Plastic coffee pods and capsules disposal and recycling
Coffee pods were originally created by Nespresso engineer Eric Favre, who aimed to create an alternative to the espresso machine that was easier to use with a comparable standard of coffee. Nestle registered the Nespresso trademark and patented the Nespresso machine in 1986.
In 1988, a change of marketing tact saw Nestle selling the machines directly to consumers, rather than to business owners. As sales increased, so did the number of coffee pod-selling competitors, many undercutting Nespresso.
There are now over 400 coffee pod brands on the market, with pods costing from £0.50 to £1.
What are coffee pods made from?
Coffee pods are a pre-portioned serving of coffee grounds wrapped in filter paper that is used in a specialist coffee pod machine. There are a few different systems, but many are interchangeable. They are so popular they make up one-third of the Western European coffee market.
They are made using many steps:
1. The pod is created. Most are plastic, some are aluminium.
2. Coffee beans are ground to a uniform size
3. Pre-formed cups, in different colours to denote different flavours, are put into the machine
4. The cups are filled with preground coffee
5. Aluminium caps are cut out by a laser
6. Some capsules insert an internal plastic filter to allow greater water pressure
7. The cap is sealed and an inspection is performed to monitor for leaks, carbon monoxide levels and more
The pods are then packaged into boxes by flavour and shipped off to their destinations. Flavours include different intensities of coffee bean, and additional flavours including vanilla, chocolate and various nuts.
Coffee pod waste disposal
Coffee pods have a reputation for being bad for the environment, but how are they disposed of?
29,000 coffee pods go to landfills every month, mostly made up of plastic that will take hundreds of years to decompose. Pods aren’t routinely accepted in household recycling, but coffee pod manufacturers are trying to increase pod recycling
Podback is a 2020 scheme that allows coffee pod recycling by two different methods. Collect + offers drop off points around the UK in a variety of stores, open 7 days a week. There is also the option to order recycling bags directly from the brand which are collected and sent back to them – supermarkets are also due to start this scheme. Finally, people from a few specific areas (Cheltenham and South Derbyshire) can sign up for curbside recycling collection.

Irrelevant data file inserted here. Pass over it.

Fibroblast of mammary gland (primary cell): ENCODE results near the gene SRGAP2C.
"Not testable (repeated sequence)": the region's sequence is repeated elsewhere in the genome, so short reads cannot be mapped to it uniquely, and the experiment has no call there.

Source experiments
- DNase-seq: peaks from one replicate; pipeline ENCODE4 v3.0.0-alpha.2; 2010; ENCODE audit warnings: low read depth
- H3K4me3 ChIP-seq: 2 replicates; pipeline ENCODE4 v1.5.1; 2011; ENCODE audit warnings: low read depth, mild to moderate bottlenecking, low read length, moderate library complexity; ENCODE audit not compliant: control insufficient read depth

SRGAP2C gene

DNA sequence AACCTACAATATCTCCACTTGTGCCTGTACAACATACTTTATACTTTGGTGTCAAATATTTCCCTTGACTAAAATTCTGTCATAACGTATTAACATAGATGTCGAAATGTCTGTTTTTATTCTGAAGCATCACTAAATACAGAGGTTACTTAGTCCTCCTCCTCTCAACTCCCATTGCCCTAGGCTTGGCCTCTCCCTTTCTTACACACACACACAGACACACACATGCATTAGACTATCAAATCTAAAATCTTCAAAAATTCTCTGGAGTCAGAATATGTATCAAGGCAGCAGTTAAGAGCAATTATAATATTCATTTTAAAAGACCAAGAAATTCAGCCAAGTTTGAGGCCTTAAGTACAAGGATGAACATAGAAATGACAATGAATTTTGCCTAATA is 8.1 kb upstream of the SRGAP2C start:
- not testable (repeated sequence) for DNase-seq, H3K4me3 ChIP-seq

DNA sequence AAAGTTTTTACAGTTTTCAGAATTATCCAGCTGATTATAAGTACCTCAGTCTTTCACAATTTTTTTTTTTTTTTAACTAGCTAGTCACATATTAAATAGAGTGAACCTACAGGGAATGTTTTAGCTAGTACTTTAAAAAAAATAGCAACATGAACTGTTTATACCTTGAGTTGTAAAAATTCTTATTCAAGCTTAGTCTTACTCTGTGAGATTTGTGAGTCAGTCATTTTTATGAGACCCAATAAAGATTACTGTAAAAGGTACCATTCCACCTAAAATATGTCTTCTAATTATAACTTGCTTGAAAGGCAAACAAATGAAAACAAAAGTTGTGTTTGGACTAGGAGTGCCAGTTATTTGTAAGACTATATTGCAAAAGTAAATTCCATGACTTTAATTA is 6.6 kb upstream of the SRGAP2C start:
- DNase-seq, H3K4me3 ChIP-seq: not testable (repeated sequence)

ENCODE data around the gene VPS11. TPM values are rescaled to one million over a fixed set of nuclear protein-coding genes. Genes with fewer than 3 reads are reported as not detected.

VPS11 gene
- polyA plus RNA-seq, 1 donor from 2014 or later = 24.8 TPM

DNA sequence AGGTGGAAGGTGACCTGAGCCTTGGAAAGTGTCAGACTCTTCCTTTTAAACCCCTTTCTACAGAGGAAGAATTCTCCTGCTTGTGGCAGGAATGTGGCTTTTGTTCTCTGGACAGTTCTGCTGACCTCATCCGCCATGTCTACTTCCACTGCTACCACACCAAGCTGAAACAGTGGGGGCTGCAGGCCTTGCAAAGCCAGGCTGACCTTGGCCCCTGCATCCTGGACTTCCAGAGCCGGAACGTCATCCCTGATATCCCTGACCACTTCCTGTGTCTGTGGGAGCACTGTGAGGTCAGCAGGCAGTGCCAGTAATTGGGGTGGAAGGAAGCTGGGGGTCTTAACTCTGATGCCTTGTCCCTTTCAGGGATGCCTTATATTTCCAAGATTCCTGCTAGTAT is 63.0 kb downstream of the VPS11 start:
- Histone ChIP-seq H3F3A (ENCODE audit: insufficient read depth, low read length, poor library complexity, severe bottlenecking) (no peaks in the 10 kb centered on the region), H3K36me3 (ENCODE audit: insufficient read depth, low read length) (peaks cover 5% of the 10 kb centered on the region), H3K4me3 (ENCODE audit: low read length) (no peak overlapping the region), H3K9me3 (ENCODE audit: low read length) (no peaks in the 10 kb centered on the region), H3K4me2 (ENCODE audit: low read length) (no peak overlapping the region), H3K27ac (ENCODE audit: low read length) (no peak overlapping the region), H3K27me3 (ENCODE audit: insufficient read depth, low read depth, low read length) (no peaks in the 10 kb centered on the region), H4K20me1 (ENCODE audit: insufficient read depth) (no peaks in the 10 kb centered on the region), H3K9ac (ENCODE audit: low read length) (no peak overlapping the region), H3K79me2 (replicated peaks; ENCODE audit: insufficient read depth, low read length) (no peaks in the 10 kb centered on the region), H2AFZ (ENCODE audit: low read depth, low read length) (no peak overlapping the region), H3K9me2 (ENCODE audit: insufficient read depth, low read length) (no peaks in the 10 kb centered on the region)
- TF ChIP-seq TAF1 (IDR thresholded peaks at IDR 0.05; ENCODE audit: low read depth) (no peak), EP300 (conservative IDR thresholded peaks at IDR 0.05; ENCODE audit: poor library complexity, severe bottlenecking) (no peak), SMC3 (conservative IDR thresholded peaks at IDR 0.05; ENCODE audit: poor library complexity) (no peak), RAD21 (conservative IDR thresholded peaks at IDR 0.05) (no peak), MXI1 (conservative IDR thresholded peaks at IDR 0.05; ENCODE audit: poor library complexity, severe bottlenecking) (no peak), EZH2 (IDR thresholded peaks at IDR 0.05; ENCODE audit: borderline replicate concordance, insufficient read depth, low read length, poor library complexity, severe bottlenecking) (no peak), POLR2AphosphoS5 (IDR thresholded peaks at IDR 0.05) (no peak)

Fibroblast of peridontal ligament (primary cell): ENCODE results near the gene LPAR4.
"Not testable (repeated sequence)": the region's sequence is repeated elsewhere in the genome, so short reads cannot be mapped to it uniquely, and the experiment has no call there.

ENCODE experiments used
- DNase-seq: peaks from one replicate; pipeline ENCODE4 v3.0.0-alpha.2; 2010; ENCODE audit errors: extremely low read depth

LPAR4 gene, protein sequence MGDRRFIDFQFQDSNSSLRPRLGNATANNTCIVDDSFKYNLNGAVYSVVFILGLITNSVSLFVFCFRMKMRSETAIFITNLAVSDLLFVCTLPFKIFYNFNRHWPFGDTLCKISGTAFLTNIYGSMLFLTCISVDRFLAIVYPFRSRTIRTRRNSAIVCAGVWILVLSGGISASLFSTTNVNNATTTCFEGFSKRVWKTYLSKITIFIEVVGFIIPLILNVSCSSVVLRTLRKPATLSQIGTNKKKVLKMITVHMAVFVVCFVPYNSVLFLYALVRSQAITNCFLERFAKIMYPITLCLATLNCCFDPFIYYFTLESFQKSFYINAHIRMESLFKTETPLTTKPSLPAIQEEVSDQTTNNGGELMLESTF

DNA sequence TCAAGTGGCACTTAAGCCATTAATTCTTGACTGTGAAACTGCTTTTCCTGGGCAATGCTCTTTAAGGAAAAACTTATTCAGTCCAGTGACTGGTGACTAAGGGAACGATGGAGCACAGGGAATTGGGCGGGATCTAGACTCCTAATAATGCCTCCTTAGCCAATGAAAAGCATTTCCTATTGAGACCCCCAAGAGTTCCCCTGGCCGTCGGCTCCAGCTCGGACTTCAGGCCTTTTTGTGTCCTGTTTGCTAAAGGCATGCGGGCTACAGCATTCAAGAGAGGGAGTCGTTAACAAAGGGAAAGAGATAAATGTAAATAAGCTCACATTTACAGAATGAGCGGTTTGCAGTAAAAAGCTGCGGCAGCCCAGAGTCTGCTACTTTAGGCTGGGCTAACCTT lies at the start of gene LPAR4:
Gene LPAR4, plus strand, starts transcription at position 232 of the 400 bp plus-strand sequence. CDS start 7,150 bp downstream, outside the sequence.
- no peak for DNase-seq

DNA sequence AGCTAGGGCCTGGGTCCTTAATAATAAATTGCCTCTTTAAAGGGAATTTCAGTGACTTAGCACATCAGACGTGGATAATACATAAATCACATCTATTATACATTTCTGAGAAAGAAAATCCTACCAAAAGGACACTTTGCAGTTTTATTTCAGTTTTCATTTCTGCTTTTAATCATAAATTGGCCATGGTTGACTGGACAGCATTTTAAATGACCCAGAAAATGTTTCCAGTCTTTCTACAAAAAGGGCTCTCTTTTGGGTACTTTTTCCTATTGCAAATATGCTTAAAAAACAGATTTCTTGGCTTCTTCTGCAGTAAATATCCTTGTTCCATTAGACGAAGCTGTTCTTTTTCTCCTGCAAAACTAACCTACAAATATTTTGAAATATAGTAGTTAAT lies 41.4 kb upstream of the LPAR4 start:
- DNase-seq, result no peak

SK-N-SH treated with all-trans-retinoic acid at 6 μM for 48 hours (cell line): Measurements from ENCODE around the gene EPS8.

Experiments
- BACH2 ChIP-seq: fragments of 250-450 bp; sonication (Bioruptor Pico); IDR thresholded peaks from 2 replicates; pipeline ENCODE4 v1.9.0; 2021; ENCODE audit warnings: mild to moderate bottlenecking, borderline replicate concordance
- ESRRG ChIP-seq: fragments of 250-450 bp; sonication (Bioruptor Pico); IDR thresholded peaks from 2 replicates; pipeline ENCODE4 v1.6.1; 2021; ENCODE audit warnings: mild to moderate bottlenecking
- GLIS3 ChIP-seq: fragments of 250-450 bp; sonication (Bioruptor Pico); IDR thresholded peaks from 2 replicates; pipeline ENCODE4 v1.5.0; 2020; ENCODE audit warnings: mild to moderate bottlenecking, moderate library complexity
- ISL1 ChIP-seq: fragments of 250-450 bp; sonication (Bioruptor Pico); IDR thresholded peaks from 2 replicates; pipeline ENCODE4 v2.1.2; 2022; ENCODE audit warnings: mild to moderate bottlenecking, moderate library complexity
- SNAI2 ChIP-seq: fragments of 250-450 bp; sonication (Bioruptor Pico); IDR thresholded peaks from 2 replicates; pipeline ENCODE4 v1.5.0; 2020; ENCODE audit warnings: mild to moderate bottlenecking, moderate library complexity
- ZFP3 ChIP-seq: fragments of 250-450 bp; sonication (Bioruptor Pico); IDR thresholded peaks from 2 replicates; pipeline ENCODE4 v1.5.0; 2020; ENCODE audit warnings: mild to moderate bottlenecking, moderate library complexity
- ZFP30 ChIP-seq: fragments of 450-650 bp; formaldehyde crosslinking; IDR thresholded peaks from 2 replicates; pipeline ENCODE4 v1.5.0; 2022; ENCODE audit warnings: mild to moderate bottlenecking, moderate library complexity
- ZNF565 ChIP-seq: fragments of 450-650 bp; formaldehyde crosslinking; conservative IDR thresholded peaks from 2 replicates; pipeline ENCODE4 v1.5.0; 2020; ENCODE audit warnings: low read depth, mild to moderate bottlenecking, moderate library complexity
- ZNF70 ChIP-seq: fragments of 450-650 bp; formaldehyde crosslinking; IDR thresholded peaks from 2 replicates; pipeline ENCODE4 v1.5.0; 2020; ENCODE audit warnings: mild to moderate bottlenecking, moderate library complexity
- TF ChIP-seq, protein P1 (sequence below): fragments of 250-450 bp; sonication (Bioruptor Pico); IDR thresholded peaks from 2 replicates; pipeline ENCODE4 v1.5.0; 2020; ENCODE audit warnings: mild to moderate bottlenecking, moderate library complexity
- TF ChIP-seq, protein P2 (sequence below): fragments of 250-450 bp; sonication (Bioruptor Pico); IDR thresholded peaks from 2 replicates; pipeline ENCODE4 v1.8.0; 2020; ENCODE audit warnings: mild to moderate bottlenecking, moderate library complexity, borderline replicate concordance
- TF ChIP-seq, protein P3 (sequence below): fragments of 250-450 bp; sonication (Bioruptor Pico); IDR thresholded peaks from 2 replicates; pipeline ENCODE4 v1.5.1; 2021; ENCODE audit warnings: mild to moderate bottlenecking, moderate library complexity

Some companies like Lavazza have started producing biodegradable pods that are compostable, meaning they can also be put in food/garden waste, however, the duration of time required for composting varies greatly.
Aluminium pods are more common and described as a more environmentally friendly option, but these are still not widely recyclable as the aluminium is mixed with natural (coffee) waste. High temperatures are needed, but also chemicals to separate the aluminium from the paint and plastic lining.
Coffee pod alternatives
So coffee pods seem to be a handy way to produce a high-quality cup of coffee, but what are the alternatives?
If you really can’t do without your coffee pods, obviously biodegradable coffee pods are better than plastic ones. But reusable pods also exist; some you send back to the manufacturer to be reused, some stainless steel ones exist which you can reuse yourself at home.
Coffee pods are a relatively new concept, so one of the best pod alternatives is going back to basics. Depending on how much of a coffee vs espresso fan you are, you can go for a simple French press, a filter coffee machine, a Moka pot, or even a specific espresso machine. All of these use simple coffee grounds that can go straight into the compost with minimal waste produced.